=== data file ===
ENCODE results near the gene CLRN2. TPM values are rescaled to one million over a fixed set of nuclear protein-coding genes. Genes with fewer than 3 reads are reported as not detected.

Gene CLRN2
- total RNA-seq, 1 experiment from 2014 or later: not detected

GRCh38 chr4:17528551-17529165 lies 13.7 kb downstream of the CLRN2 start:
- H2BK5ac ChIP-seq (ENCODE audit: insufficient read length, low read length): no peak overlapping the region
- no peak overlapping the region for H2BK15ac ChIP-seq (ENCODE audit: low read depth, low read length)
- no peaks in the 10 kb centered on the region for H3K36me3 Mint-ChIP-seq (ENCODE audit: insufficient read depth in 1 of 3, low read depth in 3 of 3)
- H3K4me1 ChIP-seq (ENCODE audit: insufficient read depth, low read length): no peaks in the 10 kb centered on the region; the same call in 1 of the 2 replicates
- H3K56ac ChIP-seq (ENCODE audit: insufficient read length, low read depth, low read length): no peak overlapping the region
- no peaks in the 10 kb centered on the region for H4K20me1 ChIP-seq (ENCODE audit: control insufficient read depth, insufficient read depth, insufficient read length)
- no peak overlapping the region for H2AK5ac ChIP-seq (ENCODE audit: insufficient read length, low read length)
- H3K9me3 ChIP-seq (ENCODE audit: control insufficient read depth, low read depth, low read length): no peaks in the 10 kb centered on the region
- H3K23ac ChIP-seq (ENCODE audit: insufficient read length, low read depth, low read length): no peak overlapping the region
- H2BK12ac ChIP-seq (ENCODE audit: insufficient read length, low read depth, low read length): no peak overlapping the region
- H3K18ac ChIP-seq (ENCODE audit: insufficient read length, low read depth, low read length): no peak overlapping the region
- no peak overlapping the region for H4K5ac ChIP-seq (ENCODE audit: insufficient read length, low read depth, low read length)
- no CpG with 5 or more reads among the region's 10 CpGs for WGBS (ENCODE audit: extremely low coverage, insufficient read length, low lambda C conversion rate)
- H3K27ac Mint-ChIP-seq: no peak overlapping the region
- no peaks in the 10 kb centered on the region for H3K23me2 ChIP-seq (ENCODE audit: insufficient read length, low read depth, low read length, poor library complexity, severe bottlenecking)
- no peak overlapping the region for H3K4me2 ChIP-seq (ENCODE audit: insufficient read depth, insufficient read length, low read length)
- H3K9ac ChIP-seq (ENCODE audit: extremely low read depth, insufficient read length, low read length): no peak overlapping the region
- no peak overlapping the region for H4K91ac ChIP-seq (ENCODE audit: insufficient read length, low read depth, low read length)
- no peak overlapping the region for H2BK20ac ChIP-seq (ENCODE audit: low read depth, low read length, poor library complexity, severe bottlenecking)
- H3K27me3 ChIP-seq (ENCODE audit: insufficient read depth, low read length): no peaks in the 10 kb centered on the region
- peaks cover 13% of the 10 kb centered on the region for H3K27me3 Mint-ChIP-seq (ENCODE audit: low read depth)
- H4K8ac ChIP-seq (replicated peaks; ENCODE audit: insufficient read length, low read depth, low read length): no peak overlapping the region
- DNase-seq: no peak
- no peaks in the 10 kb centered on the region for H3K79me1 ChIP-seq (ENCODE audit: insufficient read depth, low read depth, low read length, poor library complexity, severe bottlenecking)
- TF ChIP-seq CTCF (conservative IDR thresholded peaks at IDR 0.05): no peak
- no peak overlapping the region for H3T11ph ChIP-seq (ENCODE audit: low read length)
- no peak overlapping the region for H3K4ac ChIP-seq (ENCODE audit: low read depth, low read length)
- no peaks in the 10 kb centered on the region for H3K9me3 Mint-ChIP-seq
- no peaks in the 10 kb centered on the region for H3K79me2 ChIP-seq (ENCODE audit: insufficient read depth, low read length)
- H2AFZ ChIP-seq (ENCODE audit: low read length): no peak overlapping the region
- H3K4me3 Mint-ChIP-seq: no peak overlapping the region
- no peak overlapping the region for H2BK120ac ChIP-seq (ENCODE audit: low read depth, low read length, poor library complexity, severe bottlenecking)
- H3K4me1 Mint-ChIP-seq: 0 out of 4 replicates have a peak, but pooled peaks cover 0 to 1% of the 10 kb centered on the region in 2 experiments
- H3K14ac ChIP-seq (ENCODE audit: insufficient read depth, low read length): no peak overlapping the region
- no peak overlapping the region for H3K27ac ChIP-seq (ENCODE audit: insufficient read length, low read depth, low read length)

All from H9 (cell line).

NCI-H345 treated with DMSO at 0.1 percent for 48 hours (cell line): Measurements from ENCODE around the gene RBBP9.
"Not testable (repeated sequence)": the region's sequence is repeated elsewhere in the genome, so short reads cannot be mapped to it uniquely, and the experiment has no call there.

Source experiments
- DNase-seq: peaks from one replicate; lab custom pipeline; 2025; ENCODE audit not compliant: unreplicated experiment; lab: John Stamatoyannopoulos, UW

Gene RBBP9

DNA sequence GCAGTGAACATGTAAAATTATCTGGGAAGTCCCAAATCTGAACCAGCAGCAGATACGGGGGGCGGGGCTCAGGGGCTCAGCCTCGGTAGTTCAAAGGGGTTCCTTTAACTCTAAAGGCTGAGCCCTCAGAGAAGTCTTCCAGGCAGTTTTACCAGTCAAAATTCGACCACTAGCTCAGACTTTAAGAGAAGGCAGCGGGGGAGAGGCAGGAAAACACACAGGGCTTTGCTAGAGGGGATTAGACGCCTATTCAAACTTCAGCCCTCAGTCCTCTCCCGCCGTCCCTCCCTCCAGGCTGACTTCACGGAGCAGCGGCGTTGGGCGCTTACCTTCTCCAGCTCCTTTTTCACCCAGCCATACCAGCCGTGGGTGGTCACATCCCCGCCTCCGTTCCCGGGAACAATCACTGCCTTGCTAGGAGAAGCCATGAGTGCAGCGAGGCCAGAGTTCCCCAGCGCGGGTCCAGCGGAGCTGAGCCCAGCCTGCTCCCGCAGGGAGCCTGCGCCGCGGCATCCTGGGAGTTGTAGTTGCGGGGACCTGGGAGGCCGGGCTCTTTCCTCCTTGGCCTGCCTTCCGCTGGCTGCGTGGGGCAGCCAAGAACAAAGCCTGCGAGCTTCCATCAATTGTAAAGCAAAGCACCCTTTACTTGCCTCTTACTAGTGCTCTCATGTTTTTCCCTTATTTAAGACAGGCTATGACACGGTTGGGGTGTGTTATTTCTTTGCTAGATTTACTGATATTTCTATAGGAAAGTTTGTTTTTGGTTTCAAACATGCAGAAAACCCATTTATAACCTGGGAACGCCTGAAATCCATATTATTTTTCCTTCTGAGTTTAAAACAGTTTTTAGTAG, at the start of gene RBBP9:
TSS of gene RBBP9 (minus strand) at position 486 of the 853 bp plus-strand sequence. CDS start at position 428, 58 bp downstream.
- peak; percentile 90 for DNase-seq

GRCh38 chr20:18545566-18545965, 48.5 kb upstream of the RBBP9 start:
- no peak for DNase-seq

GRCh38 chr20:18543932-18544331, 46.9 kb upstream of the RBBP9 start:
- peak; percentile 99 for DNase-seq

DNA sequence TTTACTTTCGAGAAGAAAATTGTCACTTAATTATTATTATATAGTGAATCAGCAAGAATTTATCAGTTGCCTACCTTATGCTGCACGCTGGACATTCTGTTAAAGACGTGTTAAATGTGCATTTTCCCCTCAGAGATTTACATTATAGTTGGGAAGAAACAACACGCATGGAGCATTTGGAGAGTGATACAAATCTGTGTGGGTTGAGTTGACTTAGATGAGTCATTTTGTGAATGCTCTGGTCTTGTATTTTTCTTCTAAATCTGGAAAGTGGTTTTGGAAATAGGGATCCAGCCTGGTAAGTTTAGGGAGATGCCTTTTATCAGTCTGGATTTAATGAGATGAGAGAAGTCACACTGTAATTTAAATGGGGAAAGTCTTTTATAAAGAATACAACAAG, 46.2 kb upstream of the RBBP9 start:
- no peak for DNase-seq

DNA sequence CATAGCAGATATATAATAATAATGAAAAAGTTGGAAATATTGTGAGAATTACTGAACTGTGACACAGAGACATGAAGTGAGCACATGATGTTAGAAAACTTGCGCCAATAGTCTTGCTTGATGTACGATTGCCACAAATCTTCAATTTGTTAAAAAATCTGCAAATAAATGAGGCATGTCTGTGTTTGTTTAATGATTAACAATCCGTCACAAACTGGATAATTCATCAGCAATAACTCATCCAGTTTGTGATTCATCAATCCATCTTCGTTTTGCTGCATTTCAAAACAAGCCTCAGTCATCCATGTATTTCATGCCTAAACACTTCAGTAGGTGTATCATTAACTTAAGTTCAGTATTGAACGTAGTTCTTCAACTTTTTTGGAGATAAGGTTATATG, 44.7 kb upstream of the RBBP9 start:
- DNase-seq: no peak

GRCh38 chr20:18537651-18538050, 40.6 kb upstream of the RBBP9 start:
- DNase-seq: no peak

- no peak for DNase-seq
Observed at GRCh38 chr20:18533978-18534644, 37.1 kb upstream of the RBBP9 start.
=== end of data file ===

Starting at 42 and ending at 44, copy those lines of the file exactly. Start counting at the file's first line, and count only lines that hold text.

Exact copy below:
"Not testable (repeated sequence)": the region's sequence is repeated elsewhere in the genome, so short reads cannot be mapped to it uniquely, and the experiment has no call there.

Source experiments
- DNase-seq: peaks from one replicate; lab custom pipeline; 2025; ENCODE audit not compliant: unreplicated experiment; lab: John Stamatoyannopoulos, UW